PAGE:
July 22, 2014 by Source

contaminatedwater[1]By Abrahm Lustgarten / ProPublica

California officials have ordered an emergency shut-down of 11 oil and gas waste injection sites and a review more than 100 others in the state’s drought-wracked Central Valley out of fear that companies may have been pumping fracking fluids and other toxic waste into drinking water aquifers there.

The state’s Division of Oil and Gas and Geothermal Resources on July 7 issued cease and desist orders to seven energy companies warning that they may be injecting their waste into aquifers that could be a source of drinking water, and stating that their waste disposal “poses danger to life, health, property, and natural resources.” The orders were first reported by the Bakersfield Californian, and the state has confirmed with ProPublica that its investigation is expanding to look at additional wells.

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9 Marijuana Policies from Around the World that Are Way Ahead of the U.S.

July 22, 2014 by Source

mjworldThe U.S. is far behind when it comes to drug laws that actually make sense.

By April M. Short / AlterNet

Some Americans, stuck in the Nixon-era “war on drugs” mentality, are panicking about the “unknown dangers” and “potential risks” of loosening marijuana policy in the U.S. Those people have failed to look outside of the U.S. bubble and see that many nations have already implemented health-based, sensible marijuana laws and practices with overwhelming success.

In the U.S. today, 23 states have legalized medical marijuana (New York just this month) and two (Colorado and Washington) have legalized pot for recreational use (although it’s worth noting that in many states medical marijuana laws are severely restricted). The majority of American medical doctors think medical marijuana should be legal and the majority of American voters think it should be legal and regulated like alcohol. However, it remains safe to say the U.S. is not at the global forefront of progressive, sensible marijuana policy.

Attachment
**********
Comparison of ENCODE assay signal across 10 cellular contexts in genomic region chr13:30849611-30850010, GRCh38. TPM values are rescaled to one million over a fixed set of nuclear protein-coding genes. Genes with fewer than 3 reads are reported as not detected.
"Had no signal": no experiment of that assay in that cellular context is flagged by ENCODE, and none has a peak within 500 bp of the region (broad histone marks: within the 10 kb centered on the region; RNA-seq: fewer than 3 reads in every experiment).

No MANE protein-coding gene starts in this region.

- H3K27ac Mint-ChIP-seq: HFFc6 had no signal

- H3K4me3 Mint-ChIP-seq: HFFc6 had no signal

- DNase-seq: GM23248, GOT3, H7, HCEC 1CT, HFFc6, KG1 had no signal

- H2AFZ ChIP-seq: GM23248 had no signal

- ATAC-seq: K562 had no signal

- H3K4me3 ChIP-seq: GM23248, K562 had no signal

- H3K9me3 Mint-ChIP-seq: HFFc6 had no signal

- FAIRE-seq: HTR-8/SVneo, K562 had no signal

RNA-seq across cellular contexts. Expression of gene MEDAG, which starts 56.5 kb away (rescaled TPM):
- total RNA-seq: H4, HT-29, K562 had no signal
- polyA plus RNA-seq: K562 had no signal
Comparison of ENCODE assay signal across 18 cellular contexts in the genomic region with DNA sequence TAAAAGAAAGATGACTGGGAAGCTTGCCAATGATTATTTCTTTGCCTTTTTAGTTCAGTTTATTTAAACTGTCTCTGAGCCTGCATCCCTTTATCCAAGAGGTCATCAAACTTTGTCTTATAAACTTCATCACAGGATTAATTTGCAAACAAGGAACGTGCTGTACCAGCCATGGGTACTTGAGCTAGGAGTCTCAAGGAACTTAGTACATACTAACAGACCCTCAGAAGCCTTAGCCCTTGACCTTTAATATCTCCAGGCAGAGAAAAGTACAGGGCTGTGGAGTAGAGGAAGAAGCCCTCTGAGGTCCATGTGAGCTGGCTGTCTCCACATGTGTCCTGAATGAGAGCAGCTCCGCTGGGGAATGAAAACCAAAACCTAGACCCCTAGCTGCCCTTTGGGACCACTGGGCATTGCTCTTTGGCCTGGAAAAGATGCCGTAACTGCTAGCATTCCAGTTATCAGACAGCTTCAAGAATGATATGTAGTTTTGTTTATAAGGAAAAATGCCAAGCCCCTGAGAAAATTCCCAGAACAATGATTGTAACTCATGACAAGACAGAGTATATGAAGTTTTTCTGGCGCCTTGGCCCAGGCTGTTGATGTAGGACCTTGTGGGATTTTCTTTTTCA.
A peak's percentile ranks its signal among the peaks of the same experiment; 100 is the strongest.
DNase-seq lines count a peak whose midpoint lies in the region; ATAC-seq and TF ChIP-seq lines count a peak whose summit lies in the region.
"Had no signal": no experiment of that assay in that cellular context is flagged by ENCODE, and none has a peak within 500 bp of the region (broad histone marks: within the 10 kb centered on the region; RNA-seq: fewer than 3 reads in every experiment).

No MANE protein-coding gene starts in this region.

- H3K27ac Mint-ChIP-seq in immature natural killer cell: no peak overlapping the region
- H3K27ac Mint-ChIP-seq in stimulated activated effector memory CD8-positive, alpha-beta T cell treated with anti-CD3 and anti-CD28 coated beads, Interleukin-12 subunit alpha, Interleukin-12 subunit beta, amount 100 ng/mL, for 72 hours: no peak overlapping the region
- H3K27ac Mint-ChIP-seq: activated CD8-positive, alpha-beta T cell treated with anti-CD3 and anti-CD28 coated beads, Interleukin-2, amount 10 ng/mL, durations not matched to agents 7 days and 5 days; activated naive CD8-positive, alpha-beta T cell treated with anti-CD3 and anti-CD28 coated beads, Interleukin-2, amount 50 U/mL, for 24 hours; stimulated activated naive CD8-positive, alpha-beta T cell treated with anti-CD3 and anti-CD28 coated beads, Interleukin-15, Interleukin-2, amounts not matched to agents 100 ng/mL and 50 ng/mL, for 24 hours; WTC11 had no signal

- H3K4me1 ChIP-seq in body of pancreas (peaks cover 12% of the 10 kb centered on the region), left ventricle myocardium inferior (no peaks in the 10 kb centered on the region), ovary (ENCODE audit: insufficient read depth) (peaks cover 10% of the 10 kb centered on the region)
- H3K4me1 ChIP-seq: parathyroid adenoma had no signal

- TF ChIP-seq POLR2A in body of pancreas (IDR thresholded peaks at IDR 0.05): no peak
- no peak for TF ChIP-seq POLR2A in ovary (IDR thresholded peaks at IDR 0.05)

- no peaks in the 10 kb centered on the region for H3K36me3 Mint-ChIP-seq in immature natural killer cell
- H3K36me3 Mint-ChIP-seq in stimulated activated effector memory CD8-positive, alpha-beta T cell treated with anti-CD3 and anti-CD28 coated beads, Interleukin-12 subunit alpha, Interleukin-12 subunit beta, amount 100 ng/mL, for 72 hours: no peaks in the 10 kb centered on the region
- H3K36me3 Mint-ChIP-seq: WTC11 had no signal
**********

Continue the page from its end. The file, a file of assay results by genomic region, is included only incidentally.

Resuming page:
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Summer gardens coming on strong in San Diego!

July 21, 2014 by Source

By Susan Taylor

artichoke flower

Hello fellow gardeners. How does your garden grow? Here in San Diego it is mid-summer with temperatures in the mid 90s, five miles in from the beach and further east. Watering enough? Perhaps you have over watered your tomato vines as I have, resulting in way more vine than fruit. Might be time to fertilize your beds with an organic fertilizer or fish emulsion. If you have garden veggies that are looking stressed from the heat and are not productive, do pull them out—there’s time to re-plant beans, squash, basil and other herbs.

In San Diego it is still too early for fall planting, let’s hang back a bit. If you have stone fruits they should be ripening nicely and good luck with keeping the birds from getting their fair share! This wasn’t a good year in my garden for …

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The End of Pot Prohibition As We Know It

July 21, 2014 by Source

potprohibitionWithout federal leadership, you can count on marijuana legalization to keep spreading one state at a time.

By Emily Schwartz Greco and William A. Collins / OtherWords

How much longer will it take before the United States declares a truce in the Drug War?

This latter-day prohibition is taking an immense toll. And the stakes ought to be low, given that most Americans don’t want anyone jailed for being caught with small amounts of pot.

But it does require some courage to pipe up. So thank you, former Supreme Court Justice John Paul Stevens, for joining the swelling chorus that wants to see marijuana legalized.

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18 Million Americans Suffer from GMO and Gluten Intolerance

July 11, 2014 by Source